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Advancing IT Management, what to choose?

….actually there is no need to choose, ITIL and DevOps play nicely together! Availability of frameworks and best practices are here to help businesses and not confuse them over what to choose. Some of the common myths include “ITIL is too much of processes”, “DevOps is a separate team in the company”. But the reality is that we get overwhelmed with these methodologies and start implementing without getting the basics right. Does DevOps mean the end of traditional IT service management schema? Or is it merely another corporate trend that will burn out in time? While technology experts debate which of these two will be the sole survivor, a third opinion has crept to the foreground: Are these really mutually exclusive concepts? Could these two elements merge into a single holistic paradigm and offer modern businesses more value than if they’d chosen one or the other? ITIL-DevOps takeaways summary from Gartner Datacenter Conference 2017:

  • IT Ops teams still experience uncertainty about the relationship between ITIL and DevOps.
  • ITIL is best for workflows that require high levels of certainty, governance, and control.Advancing IT Management, what to choose?
  • DevOps, on the other hand, enhances workflows that require speed and innovation.

The recommendation was logical. Use the right framework for the situation at hand. So how to choose the right framework? Let’s have a look! DevOps began in a software development environment and as such many of its methodologies and tools focus on improving software deployment. Continuous Integration (CI) and continuous delivery (CD) transformed the deployment process, while continuous monitoring provides near real time visibility into the entire infrastructure. But DevOps is about more than Agile software development. Unlike DevOps, ITIL is a highly structured methodology designed to increase efficiency and provide statistics for IT operations. ITIL is a type of ITSM and as such focuses primarily on protocols for implementing, managing and improving IT services to the business. Since day one of conception, ITIL has stated that it needs to be ‘adopted and adapted’ and in the world of DevOps is this still the case? The language used may be different but the outcomes for both frameworks are the same – delivering value to the business where it is needed. That being said: In a world of incredibly accelerated technology turnovers, you won’t have time to rethink how to finally define complex service architectures, service continuity paper monsters and bureaucratic SLA blockbusters no (internal) customer will ever understand. The reality is, there are not that many true competitors for ITIL as a set of universally applicable IT processes.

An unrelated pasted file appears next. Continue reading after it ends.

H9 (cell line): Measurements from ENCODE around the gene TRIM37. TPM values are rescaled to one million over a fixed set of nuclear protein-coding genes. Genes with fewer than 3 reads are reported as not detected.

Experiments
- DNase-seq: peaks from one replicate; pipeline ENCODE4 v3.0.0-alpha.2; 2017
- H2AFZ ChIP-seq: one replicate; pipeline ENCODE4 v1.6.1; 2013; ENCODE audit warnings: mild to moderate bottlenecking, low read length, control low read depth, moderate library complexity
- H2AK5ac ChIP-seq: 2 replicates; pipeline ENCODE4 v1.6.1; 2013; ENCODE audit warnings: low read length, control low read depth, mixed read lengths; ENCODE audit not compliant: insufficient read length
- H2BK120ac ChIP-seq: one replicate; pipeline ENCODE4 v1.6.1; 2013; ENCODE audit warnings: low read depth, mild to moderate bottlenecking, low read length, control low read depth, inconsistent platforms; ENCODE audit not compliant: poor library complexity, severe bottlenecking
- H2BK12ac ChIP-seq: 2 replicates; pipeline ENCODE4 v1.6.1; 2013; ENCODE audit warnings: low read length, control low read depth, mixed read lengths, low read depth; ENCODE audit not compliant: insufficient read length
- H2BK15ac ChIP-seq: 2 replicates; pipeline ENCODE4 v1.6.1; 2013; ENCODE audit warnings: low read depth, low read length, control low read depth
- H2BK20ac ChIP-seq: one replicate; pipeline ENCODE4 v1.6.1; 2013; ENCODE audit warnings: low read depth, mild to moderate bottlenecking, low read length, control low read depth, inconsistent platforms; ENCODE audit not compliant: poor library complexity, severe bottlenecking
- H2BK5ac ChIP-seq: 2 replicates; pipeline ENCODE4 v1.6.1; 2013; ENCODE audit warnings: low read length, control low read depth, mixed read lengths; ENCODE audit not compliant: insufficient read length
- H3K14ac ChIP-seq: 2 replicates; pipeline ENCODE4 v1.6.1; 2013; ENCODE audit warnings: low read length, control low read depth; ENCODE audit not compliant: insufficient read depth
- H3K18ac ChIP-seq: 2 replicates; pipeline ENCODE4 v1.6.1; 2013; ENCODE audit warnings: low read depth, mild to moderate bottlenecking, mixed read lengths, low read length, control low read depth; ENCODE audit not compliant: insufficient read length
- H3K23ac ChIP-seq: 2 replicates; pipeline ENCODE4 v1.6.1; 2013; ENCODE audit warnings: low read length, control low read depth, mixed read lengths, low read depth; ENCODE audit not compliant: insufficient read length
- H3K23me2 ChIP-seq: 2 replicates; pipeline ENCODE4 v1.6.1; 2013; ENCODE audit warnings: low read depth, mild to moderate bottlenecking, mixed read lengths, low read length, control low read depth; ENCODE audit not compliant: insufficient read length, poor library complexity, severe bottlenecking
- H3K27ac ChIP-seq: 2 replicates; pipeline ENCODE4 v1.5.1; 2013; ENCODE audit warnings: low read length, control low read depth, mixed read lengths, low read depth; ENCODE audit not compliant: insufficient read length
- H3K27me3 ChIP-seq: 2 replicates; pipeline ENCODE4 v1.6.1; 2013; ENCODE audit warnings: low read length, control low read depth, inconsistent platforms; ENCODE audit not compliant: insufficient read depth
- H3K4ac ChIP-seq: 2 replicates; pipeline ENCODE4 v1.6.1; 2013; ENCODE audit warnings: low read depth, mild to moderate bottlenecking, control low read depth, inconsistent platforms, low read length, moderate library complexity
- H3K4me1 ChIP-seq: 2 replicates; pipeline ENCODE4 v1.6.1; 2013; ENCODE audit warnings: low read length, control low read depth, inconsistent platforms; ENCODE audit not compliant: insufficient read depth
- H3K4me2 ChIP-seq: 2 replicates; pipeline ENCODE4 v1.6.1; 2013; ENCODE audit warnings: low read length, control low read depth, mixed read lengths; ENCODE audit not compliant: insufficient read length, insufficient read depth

With its initial body of knowledge articles published in the 1980s, ITSM frameworks offered firms a practical, best practice approach to deliver value-added services with a combination of people, process, and technology. ITIL defines the process inputs, tools, techniques, procedures and process outputs from the IT Service Lifecycle covering Service Strategy, Service Design, Service Transition, Service Operation and Continual Service Improvement. ITIL provides IT organizations with a clear, consistent and repeatable framework for creating, delivering, evaluating, improving and retiring services, resulting in the value and outcomes required by the business while reducing overall IT risk exposure. What is nice about ITIL, is that it is platform and vendor agnostic, which allows greater flexibility in its adoption by IT organizations but provides clearly defined roles and responsibilities.